After crashing out of the Korean/Asian cup early on, Solar made up for it with a dominating performance in the American ESL Open Cup one day later, going through Vanya, Has and SpeCial without dropping a map to claim the win. Has had already reached the semi-finals in the previous week, seemingly gaining some consistency. The same goes for Polish Protoss Gerald, who had appeared in the finals of Cup #65 and only narrowly missed out on repeating this feat, being eliminated by the Mexican Terran with a 2-3 score after himself defeating the defending champion MaxPax and Korean player NightMare. Taken together with his very solid performance in the World Team League on the weekend, the eXoN player’s form seems to be quite good at the moment, so another finals appearance or perhaps even a win look like they’re in the cards for him.
ESL Open Cup winners earn $200 in prize money and 10 ESL Pro Tour points. Players who finish second earn 5 ESL Pro Tour points and $100. A top 4 finish guarantees at least $50. Edition #67 of the ESL Open Cups will take place on the 18th (Korea) and the 19th of April (Europe and America).
Call of Duty anti-cheat update by Raven Software
Raven Software, a developer in Call of Duty Black Ops Cold War and Warzone, shared their updates and plans on their anti-cheat program, saving players from the plague of cheaters.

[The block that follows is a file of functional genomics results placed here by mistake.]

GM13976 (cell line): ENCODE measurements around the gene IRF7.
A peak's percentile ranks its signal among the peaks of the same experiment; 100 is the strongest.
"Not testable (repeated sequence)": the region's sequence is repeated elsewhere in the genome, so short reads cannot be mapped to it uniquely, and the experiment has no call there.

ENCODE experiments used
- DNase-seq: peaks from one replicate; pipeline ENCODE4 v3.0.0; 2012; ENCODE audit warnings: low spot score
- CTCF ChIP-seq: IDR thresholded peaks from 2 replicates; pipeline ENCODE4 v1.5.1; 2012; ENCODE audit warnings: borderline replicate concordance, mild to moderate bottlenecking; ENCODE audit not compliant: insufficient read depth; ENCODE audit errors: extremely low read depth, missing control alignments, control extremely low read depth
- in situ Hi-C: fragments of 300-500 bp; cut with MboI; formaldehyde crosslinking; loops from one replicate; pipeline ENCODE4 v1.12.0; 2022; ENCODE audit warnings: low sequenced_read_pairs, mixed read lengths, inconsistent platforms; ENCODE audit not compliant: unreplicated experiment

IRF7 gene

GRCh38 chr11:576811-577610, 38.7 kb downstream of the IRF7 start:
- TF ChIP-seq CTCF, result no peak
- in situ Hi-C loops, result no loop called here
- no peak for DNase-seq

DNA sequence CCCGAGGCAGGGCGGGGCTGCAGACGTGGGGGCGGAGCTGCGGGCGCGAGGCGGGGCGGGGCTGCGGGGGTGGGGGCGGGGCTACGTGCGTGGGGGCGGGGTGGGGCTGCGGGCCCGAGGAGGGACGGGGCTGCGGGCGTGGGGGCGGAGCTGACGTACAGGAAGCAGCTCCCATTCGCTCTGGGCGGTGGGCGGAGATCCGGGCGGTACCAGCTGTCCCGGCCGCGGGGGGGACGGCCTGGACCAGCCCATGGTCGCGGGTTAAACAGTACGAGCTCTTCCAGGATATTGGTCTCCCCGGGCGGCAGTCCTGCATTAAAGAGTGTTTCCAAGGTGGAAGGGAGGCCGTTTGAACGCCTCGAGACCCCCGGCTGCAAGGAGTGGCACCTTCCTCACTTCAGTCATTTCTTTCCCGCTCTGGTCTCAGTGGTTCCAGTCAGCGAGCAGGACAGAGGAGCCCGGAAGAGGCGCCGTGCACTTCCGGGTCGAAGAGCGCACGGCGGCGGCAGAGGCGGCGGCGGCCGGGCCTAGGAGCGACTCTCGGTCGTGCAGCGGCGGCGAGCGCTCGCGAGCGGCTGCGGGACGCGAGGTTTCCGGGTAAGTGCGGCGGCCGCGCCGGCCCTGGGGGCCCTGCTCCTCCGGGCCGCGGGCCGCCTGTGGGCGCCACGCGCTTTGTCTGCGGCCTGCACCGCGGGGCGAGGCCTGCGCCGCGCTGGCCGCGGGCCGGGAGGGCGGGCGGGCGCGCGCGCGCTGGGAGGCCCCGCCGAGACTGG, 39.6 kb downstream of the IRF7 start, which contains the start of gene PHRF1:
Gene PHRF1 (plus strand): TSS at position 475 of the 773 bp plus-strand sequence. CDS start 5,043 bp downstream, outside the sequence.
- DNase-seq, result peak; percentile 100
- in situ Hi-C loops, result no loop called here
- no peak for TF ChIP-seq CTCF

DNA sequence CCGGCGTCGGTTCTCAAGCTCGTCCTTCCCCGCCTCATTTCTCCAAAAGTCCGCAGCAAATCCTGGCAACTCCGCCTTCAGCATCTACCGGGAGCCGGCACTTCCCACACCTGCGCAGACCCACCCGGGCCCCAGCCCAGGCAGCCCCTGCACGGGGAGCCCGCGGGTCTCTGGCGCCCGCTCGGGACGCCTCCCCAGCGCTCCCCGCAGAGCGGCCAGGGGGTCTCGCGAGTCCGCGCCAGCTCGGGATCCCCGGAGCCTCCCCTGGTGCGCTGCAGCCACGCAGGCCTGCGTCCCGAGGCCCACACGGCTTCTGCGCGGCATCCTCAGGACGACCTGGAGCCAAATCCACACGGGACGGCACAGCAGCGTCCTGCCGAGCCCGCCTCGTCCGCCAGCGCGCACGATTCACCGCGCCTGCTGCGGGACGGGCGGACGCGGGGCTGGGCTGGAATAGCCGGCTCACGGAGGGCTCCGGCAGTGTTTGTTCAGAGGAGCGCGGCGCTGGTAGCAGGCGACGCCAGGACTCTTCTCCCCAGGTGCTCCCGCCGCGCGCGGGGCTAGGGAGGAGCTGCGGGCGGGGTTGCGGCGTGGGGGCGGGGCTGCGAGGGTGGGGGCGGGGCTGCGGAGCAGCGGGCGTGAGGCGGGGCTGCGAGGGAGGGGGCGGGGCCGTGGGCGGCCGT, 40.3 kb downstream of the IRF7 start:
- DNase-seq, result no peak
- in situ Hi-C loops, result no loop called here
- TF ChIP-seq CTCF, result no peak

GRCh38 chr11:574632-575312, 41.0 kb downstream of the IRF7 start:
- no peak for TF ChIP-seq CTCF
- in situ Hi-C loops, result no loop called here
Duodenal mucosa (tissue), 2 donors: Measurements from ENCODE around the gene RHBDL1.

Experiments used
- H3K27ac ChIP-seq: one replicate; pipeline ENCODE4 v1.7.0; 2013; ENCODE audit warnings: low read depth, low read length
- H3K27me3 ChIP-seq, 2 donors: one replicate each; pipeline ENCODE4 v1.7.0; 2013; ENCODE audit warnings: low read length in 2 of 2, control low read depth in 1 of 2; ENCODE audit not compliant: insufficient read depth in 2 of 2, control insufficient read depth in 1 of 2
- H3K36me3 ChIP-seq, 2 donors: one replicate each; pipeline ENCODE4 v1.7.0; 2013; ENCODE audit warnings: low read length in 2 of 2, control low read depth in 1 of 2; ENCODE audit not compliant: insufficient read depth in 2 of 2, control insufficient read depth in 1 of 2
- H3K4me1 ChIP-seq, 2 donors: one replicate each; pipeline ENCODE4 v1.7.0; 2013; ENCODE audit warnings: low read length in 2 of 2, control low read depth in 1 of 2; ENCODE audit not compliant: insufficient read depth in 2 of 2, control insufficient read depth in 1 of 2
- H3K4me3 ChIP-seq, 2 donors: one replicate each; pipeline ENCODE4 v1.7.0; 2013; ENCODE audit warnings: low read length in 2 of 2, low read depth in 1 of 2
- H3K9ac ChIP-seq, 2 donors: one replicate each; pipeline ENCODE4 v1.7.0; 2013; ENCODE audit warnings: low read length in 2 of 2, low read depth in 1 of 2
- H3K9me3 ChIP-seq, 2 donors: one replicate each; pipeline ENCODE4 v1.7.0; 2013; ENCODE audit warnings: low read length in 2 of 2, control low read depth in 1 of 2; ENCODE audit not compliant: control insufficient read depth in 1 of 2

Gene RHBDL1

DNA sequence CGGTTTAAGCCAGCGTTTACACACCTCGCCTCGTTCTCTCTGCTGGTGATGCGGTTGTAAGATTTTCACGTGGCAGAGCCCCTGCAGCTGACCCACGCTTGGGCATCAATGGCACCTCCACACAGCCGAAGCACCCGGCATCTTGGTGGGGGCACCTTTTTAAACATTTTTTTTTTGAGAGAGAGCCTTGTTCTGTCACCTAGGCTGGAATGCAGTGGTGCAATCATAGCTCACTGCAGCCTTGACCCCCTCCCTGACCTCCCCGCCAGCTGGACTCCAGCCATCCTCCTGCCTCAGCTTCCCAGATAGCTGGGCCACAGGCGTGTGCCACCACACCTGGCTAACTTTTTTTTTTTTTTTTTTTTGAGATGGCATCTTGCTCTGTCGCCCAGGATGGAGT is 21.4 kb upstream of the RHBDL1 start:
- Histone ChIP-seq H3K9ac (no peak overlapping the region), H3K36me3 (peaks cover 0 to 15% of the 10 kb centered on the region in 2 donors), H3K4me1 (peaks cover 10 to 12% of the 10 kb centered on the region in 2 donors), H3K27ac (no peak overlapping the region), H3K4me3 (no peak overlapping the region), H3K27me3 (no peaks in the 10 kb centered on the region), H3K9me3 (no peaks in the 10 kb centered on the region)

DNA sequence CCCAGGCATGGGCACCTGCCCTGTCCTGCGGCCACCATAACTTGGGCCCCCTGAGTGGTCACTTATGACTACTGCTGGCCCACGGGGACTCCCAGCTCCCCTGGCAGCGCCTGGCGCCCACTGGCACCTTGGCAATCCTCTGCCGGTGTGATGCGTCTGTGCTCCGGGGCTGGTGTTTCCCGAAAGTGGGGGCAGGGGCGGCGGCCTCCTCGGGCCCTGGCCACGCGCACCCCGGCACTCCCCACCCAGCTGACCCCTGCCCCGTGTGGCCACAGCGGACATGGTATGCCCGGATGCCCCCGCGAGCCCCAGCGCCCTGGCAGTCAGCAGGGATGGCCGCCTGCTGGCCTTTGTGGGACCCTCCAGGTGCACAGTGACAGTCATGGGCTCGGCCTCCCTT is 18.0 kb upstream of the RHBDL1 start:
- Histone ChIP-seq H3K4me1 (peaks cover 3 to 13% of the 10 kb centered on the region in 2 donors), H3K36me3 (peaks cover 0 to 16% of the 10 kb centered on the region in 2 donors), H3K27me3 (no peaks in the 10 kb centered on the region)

An update on the anti-cheat progress:
To date, 475,000 permabans have been issued. Read below for details on the efforts being made, and follow @RavenSoftware for more.
— Call of Duty 🧟 (@CallofDuty) April 13, 2021
Anti-cheat Update and Report
According to the team, over 475,000 permanent bans have gone out to Call of Duty Warzone accounts with cheats. In the update, Raven noted that its security enforcement teams constantly dish out bans every day of the week. A big focus to tackle the high amount of cheaters in Call of Duty is to remove cheat providers and sellers. Thus far, 45,000 black market accounts linked to cheat merchants and sellers have been banned, easing up the play space.
Raven Software points the anti-cheat improvements in Call of Duty Black Ops Cold War and Warzone to four areas. One of the easier options, enabling two-factor authentication deters cheaters and sellers from quickly creating new accounts. Constantly supporting security teams and improving more communication with the CoD community is important. Finally, banwaves go out more and more often in addition to the daily bannings.
Call of Duty and Warzone Cheaters
Though there is still much more work to do, this shows valuable progress. In fact, Raven Software banned 60,000 cheaters in a recent ban wave. On top of that, the company banned 45,000 cheating players over the last week.
🚫 30,000 more bans today 🚫
— Raven Software (@RavenSoftware) April 12, 2021
The fight against cheaters in the gaming and esports industry continues, and for Raven Software, it’s a long one. Thanks to the actions they take, including hardware bans on repeat Warzone cheaters, the Call of Duty community can rest assured knowing anti-cheat measures are taken.
Written by Justin Amin